The defendant contends that "the alleged supersedeas, as a matter of law, did not properly issue and did not render the plaintiff immune from arrest" because the bond required to be given by R. L. c. 193, §§ 17 and 18 to the adverse party, with security approved by the court, was not approved by the court but was approved by the clerk, as appears by the docket of the court. The docket entries are as follows:

"Feb. 11 Petr. files bond in sum of $100. Mark A. Collins surety app'd by Clerk.

"11 Ct. orders Supersedeas to issue & same is issued." The bond on the same date as the above entries was indorsed:

"Examined and approved:

Edward W. Brewer, Clerk."

The order of docket entries and the indorsement on the bond indicate that they were all made by the direction of the court, and it must be presumed that the court, having knowledge of

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the requirement of the statute, approved the bond and the security of the bond before ordering the supersedeas to issue. Parke v. Mabee, 176 Mass. 236. It follows that a verdict for the defendant on the second count should not have been directed.

Upon the count for trespass quare clausum fregit the defendant justified under an execution for possession. The plaintiff introduced no evidence of assault or of physical violence imposed on himself or upon his child. His wife testified that the defendant "was going back and forth. I ran up against the closet door, thinking that he was going to hit me, as he shut his fist, and hollered and hollered." She testified "No," in answer to the questions "He didn't strike you?" "He didn't come within striking distance?" It is clear the wife and child had no cause of action against the defendant because of noise and disturbance in the removal of the furniture and effects, or because of any act of violence or threat of physical harm. Whatever the defendant did or said cannot fairly be said to have denoted at the time to the wife an intention to attack her. "The defendant's duty was to put the true owner in possession in obedience to the command of the execution." To put the owner into possession required of necessity the removal not only of the plaintiff, but also of his family and effects. Fiske v. Chamberlin, 103 Mass. 495. Upon all the evidence we do not think the defendant was guilty of any substantial abuse of his authority. Six Carpenters Case, 8 Rep. 146 b.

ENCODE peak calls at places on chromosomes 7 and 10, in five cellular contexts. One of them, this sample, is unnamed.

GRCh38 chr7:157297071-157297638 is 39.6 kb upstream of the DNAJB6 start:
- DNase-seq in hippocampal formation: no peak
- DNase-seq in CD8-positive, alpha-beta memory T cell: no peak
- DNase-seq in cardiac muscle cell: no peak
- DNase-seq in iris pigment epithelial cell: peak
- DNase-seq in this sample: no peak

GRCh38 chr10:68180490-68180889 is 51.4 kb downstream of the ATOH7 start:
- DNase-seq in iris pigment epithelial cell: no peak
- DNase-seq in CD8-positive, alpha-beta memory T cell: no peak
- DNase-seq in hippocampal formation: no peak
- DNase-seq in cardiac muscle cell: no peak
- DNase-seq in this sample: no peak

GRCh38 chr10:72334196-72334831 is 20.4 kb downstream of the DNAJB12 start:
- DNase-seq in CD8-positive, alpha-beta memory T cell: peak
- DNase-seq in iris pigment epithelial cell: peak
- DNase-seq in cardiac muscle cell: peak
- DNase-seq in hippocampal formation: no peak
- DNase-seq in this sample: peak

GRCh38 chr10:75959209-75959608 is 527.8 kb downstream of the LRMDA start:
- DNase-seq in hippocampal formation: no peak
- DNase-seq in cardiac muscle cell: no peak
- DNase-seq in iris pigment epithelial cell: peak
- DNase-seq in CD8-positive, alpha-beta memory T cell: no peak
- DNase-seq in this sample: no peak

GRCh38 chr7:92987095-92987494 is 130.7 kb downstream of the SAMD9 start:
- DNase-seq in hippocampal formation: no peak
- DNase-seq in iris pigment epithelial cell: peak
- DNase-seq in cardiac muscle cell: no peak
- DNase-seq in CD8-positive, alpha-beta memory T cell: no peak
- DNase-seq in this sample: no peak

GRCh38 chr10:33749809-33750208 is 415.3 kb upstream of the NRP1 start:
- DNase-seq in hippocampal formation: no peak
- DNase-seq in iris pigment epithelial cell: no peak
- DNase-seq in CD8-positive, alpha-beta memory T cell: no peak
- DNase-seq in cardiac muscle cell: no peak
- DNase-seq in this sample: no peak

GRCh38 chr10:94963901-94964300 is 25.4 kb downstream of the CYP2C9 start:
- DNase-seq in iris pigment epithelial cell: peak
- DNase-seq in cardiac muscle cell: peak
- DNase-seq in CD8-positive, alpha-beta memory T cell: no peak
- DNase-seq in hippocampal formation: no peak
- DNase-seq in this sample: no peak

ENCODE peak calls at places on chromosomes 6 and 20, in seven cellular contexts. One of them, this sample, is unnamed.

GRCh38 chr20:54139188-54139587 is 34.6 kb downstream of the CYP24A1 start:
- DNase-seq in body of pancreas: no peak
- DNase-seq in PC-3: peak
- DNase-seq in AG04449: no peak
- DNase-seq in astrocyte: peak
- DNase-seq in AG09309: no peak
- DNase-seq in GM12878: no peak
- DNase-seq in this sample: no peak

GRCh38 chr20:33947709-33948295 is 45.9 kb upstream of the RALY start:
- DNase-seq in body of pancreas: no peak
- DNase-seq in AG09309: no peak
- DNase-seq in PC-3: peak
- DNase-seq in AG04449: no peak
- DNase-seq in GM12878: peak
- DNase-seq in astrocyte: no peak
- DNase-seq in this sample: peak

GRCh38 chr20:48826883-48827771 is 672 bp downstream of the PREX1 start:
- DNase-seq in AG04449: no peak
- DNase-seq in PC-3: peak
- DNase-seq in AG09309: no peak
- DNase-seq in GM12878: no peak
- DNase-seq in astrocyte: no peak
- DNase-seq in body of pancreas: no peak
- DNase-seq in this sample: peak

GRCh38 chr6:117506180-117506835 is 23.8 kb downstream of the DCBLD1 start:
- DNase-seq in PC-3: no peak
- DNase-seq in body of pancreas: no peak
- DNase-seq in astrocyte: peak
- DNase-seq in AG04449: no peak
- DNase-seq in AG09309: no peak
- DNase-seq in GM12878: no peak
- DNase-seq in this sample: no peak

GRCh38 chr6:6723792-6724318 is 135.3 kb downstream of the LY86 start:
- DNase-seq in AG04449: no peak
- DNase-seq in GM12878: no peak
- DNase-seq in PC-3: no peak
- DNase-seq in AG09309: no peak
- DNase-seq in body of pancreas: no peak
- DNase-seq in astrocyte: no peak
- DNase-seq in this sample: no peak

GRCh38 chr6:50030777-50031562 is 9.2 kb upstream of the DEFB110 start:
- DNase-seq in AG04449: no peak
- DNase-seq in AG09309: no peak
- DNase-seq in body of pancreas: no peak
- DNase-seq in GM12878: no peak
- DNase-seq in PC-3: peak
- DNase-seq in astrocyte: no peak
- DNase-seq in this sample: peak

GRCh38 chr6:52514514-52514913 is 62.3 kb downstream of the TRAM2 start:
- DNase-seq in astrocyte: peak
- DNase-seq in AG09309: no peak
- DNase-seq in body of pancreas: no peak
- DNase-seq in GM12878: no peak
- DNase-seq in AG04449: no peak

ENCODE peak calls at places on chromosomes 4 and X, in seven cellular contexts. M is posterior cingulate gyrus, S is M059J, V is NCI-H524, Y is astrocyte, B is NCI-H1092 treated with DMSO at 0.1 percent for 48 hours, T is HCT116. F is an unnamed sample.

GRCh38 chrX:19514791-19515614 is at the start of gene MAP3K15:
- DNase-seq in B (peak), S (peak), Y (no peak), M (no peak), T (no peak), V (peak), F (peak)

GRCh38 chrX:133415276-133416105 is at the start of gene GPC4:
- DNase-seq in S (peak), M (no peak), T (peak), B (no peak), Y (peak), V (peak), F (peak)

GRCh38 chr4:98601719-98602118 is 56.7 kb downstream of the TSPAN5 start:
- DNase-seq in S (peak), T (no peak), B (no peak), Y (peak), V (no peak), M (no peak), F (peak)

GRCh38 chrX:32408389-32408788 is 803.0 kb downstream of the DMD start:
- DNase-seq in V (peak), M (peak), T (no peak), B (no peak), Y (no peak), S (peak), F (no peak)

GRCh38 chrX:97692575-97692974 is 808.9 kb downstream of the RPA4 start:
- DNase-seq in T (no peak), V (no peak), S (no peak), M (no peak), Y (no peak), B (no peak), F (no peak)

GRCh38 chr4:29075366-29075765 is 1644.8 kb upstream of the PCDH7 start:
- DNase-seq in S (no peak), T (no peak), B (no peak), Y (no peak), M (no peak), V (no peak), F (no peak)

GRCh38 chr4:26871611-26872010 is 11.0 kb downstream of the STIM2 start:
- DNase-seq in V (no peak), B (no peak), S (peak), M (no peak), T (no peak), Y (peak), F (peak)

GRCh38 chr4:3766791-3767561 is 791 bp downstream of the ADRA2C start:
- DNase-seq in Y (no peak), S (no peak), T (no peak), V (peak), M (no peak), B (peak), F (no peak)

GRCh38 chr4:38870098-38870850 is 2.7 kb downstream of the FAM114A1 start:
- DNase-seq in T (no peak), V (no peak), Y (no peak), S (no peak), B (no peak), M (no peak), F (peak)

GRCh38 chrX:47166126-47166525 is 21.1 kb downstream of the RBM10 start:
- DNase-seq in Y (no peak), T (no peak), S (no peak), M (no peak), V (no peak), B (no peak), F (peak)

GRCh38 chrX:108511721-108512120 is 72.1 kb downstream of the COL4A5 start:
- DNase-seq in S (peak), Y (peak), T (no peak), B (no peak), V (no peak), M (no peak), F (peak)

The entry as to the ruling on the second count must be, exceptions sustained; and as to the fourth count, exceptions overruled; and it is

So ordered.